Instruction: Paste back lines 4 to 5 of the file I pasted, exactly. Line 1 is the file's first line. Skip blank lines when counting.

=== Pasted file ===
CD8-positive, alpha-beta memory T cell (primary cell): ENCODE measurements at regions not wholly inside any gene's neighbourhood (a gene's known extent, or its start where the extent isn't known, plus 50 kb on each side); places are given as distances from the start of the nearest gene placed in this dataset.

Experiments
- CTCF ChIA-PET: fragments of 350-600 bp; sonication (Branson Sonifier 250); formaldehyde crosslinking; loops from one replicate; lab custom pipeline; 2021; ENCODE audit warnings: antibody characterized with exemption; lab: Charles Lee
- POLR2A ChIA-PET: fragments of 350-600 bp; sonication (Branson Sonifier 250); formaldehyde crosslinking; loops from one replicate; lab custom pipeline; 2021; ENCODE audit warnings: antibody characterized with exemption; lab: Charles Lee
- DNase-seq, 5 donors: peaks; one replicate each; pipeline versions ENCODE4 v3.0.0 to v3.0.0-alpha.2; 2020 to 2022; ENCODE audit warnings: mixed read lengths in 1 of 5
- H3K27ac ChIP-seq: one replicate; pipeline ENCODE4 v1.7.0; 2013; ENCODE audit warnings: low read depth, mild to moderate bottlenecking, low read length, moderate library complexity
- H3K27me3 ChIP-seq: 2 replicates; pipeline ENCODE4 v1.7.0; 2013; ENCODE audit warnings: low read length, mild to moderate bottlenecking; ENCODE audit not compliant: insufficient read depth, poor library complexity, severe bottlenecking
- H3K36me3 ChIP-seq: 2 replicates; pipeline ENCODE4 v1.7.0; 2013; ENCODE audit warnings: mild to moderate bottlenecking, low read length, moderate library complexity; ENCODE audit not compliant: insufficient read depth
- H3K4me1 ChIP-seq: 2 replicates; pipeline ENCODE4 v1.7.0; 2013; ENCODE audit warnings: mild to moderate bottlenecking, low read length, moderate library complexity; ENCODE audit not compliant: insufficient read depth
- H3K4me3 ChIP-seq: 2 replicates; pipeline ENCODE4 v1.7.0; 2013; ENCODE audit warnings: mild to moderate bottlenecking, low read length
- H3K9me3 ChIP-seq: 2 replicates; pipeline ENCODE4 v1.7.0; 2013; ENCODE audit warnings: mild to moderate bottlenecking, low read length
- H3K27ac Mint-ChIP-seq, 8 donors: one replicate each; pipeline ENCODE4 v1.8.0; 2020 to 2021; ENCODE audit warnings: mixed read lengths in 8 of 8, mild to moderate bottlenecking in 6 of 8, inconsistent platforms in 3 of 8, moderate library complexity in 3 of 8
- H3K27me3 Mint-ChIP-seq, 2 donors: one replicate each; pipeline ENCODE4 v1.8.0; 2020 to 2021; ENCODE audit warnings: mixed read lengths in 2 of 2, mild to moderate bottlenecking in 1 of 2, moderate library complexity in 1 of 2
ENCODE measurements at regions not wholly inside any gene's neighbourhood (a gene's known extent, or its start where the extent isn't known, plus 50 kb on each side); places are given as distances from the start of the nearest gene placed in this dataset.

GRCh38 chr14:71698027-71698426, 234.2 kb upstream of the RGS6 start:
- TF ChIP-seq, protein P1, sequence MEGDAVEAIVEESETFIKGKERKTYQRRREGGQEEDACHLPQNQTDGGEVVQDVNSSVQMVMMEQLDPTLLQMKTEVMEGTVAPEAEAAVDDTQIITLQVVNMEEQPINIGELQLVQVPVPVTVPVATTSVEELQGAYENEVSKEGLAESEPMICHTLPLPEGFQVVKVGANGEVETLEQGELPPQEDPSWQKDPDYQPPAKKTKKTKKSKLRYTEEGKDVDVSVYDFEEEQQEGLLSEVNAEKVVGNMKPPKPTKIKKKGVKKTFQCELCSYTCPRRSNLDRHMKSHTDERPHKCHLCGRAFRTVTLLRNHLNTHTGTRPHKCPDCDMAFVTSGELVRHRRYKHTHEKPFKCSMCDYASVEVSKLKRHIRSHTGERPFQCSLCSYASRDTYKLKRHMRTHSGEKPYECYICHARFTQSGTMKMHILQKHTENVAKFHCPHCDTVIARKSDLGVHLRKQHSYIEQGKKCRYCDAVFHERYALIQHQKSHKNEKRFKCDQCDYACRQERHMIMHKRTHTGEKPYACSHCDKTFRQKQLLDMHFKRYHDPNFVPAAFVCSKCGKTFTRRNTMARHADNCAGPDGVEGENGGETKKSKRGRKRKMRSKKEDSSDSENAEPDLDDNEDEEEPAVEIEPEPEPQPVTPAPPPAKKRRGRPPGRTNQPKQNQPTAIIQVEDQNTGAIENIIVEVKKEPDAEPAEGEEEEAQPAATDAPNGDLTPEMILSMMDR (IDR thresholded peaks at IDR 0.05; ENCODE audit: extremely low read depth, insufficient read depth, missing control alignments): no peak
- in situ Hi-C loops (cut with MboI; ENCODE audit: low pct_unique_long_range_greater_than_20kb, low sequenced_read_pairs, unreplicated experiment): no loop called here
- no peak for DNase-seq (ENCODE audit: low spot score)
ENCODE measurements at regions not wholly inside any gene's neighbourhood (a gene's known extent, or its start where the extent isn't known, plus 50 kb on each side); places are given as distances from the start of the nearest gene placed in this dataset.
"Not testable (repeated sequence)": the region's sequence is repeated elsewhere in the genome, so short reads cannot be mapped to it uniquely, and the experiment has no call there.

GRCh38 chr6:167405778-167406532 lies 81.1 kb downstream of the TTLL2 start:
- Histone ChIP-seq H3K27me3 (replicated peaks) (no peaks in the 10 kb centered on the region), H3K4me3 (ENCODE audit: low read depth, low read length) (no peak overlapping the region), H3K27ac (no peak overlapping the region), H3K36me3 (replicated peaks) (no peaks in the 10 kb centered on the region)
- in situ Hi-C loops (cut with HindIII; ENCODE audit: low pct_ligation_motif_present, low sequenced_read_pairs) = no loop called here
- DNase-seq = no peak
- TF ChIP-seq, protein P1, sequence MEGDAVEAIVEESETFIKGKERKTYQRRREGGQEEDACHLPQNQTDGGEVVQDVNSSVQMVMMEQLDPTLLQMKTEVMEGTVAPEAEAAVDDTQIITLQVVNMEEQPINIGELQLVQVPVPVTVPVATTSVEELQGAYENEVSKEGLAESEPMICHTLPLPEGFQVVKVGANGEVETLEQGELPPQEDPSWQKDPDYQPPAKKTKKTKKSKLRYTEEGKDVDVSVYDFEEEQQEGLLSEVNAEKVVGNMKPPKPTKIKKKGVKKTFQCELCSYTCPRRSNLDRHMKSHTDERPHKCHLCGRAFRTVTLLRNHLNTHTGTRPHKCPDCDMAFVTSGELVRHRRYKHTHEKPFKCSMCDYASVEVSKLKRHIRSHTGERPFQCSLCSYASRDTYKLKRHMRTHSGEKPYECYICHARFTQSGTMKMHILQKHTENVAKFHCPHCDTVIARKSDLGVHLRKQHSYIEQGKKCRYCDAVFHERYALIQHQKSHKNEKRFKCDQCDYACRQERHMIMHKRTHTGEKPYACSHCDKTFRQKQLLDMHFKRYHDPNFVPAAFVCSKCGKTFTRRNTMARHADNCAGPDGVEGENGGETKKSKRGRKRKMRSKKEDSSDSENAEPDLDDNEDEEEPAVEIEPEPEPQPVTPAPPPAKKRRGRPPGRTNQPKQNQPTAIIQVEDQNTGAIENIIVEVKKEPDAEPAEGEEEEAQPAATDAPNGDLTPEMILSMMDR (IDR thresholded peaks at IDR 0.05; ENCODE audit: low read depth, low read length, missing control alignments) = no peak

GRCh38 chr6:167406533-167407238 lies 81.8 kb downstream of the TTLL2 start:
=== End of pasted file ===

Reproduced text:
- POLR2A ChIA-PET: fragments of 350-600 bp; sonication (Branson Sonifier 250); formaldehyde crosslinking; loops from one replicate; lab custom pipeline; 2021; ENCODE audit warnings: antibody characterized with exemption; lab: Charles Lee
- DNase-seq, 5 donors: peaks; one replicate each; pipeline versions ENCODE4 v3.0.0 to v3.0.0-alpha.2; 2020 to 2022; ENCODE audit warnings: mixed read lengths in 1 of 5